Rick Alexander, CEO and Founder of The Shareholder Commons, advises investors to consider the big picture when voting this proxy season.
When asked why he chose to rob banks, Willie Sutton famously (if mythically) responded, “That’s where the money is”. Stewardship teams should follow the same principle: focus on the financial effect that their votes are likely to have on the portfolios of their clients and beneficiaries.
While this might sound obvious, discussions of shareholder proposals and other sustainability-related votes often focus on the financial impact of voting choices on the individual company in question, rather than the financial impact on investors who hold shares within the company. But for a diversified shareholder, company impact is not “where the money is”. The biggest financial impact that many sustainability initiatives are going to have on investors is portfolio-wide, rather than company-specific.
Consider the classic worldwide index of publicly traded companies. The median market capitalisation of a company in such a portfolio constitutes around 0.01% of the total index market cap. That means that a decision that has a 10% value impact on a median company has a US$100 impact on a US$1 million portfolio. But sustainability considerations such as climate, inequality, and biodiversity can have significant impacts on the economy and, consequently, on portfolios as a whole—and that impact is where the real money is for a diversified investor. After all, overall returns are what allow investors to meet their financial goals and liabilities.
While the worldwide index may seem like an extreme example, optimising financial risk and return requires broad diversification. For asset owners subject to fiduciary obligations and the asset managers who serve them, diversification sufficient to eliminate idiosyncratic company risk is mandatory. This diversification means that the most important factor determining investment returns over the long term is the return of the market itself, rather than whether any particular company in a portfolio does better or worse than the market. You need not take our word for this—global legal powerhouse Freshfields has written a survey of the 11 most important jurisdictions for investment, which shows that fiduciaries are generally obligated to adopt a portfolio-forward view of stewardship.
Accordingly, when considering a sustainability-linked vote, the first question investors should ask is, “How will my vote affect my overall return from the market?” In practice, the answer to this broad question may well be the same as the answer to the narrow question, “What vote will optimize returns at the company in question?” For example, the question whether to support a resolution favoring shareholder rights may be “yes”, because those rights will create greater accountability, so that the company is more likely to protect shareholders’ financial interests, improving both company returns and total market returns.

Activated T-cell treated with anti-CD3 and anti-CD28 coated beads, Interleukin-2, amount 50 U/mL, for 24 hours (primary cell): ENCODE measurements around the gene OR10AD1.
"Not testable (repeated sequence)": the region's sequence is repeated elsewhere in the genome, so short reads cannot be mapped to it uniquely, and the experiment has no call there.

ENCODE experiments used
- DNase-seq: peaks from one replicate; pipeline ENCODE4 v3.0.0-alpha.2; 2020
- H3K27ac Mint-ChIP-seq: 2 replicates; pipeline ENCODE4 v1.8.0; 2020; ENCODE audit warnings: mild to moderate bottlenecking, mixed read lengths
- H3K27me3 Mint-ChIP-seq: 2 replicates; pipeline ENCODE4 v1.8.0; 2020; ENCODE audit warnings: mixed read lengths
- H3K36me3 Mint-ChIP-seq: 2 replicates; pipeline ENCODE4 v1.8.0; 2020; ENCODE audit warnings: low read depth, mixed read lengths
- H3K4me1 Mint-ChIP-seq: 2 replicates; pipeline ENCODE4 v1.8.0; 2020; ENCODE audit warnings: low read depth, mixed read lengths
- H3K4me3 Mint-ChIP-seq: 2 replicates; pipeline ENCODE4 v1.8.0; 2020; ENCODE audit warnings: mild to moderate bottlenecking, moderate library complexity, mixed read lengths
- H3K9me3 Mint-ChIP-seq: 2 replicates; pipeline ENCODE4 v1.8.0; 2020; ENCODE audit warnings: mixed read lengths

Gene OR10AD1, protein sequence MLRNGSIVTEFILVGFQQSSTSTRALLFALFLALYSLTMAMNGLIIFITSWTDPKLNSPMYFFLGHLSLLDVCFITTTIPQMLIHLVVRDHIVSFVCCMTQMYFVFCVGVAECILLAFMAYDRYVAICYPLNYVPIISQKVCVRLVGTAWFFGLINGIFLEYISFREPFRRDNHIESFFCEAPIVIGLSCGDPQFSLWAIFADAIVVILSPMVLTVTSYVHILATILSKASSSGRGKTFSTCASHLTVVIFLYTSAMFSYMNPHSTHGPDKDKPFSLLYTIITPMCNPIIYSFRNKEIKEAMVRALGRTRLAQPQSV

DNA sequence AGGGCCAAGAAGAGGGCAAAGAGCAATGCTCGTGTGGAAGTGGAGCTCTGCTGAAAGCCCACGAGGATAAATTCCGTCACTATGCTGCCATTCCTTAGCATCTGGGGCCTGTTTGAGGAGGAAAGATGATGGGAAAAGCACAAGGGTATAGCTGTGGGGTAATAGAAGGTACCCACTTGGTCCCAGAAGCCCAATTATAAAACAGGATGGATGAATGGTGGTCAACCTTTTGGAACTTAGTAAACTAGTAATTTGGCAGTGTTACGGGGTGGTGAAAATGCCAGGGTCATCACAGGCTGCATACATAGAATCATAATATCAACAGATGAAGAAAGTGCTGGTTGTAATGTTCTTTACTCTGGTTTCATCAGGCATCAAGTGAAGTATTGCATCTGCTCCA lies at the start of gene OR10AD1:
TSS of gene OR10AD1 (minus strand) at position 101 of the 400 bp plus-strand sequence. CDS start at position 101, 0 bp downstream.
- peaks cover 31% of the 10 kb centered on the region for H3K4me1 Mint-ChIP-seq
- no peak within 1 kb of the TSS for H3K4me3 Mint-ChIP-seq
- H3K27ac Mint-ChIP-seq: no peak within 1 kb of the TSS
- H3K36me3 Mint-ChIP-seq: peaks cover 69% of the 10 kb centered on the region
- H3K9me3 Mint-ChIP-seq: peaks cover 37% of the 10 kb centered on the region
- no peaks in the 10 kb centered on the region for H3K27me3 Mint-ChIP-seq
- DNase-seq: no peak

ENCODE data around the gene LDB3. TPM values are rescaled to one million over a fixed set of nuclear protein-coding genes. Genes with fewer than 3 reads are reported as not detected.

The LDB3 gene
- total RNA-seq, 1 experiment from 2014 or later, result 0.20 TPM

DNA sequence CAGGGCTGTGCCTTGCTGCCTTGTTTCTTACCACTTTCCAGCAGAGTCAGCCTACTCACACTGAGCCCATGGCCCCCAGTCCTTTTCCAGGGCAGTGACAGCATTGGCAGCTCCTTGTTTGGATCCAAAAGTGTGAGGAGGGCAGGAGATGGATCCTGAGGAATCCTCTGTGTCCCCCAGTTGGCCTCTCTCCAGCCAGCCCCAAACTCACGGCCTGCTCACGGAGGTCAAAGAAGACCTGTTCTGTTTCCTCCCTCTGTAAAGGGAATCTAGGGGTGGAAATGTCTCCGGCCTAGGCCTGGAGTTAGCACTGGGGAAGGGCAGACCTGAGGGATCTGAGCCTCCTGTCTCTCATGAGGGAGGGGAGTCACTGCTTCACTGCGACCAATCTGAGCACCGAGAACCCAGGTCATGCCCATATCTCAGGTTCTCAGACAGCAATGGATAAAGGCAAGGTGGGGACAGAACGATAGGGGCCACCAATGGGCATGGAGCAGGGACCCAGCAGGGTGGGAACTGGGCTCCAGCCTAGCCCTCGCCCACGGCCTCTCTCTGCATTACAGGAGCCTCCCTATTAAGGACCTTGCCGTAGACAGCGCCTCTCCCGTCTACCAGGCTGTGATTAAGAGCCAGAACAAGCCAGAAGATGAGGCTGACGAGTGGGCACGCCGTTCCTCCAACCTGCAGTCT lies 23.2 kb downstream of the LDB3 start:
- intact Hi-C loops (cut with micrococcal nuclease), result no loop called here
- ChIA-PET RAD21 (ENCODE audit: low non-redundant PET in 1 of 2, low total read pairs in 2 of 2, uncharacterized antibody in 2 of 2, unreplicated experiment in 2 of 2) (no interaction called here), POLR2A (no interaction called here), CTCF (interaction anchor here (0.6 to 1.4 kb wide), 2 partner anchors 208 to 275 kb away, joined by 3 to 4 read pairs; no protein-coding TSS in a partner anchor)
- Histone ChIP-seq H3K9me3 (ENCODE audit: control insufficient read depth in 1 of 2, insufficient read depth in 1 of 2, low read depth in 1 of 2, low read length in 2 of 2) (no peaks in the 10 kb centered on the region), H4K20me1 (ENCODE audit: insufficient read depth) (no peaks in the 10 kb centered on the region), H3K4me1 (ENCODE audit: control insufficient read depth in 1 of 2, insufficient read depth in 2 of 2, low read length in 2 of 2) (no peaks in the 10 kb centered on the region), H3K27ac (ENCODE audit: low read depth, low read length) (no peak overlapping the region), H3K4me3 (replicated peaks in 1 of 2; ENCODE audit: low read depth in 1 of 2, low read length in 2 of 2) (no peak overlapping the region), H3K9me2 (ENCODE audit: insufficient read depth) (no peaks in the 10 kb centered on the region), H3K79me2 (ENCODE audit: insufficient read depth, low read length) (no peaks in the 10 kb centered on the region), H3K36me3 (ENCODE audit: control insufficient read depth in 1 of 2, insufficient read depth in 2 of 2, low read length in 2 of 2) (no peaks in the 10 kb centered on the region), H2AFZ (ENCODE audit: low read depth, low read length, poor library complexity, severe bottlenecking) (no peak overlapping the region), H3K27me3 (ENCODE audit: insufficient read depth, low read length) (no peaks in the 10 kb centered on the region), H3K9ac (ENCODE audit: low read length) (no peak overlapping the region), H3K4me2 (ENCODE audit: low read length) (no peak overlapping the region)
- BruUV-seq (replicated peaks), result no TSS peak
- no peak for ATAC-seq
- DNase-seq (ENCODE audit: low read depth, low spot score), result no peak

For many sustainability questions, however, the interests of individual companies are not aligned with their diversified shareholders’ interests in optimising overall market returns; it is not always the case that the vote that is best for company returns is best for portfolio returns because the strategy that maximizes cash flows for a company may involve the creation of social and environmental costs – externalities – that threaten the systems that support the economy upon which diversified portfolios depend.
Institutional shareholders can and should vote in the interests of their clients and beneficiaries, even when those interests conflict with isolated company interests. Shareholder stewardship must not be limited to actions designed to preserve or enhance a company’s long-term value. If a portfolio company creates social or environmental costs that threaten their overall portfolio returns, investors should use their stewardship tools to oppose such behavior, even if doing so could reduce enterprise value at an individual company.
In an increasingly complex and interdependent global economy, the optimal strategy for shareholders to achieve their financial goals must include stewardship targeting business practices that put the entire economy at risk. Shareholders must protect themselves from the risk that the companies they own recklessly pursue their own financial success without regard for the effect their business models have on their own shareholders’ diversified portfolios.
The proper pursuit of such system stewardship will mean leaving behind the worn-out idea that shareholders should want companies to solely prioritise their own financial returns. If choosing to maximise enterprise value harms a company’s predominantly diversified shareholders, then it is the wrong choice. The 2023 proxy season includes many opportunities for shareholders to tell companies that they want their capital used in a manner that preserves the critical systems upon which they rely.
Proxy voting guides such as Portfolios on the Ballot highlight votes that address diversified investors’ common interests in a just and sustainable economy. These matters allow shareholders to press for an end to extractive practices that threaten diversified investors’ financial interests in preserving a resilient economy.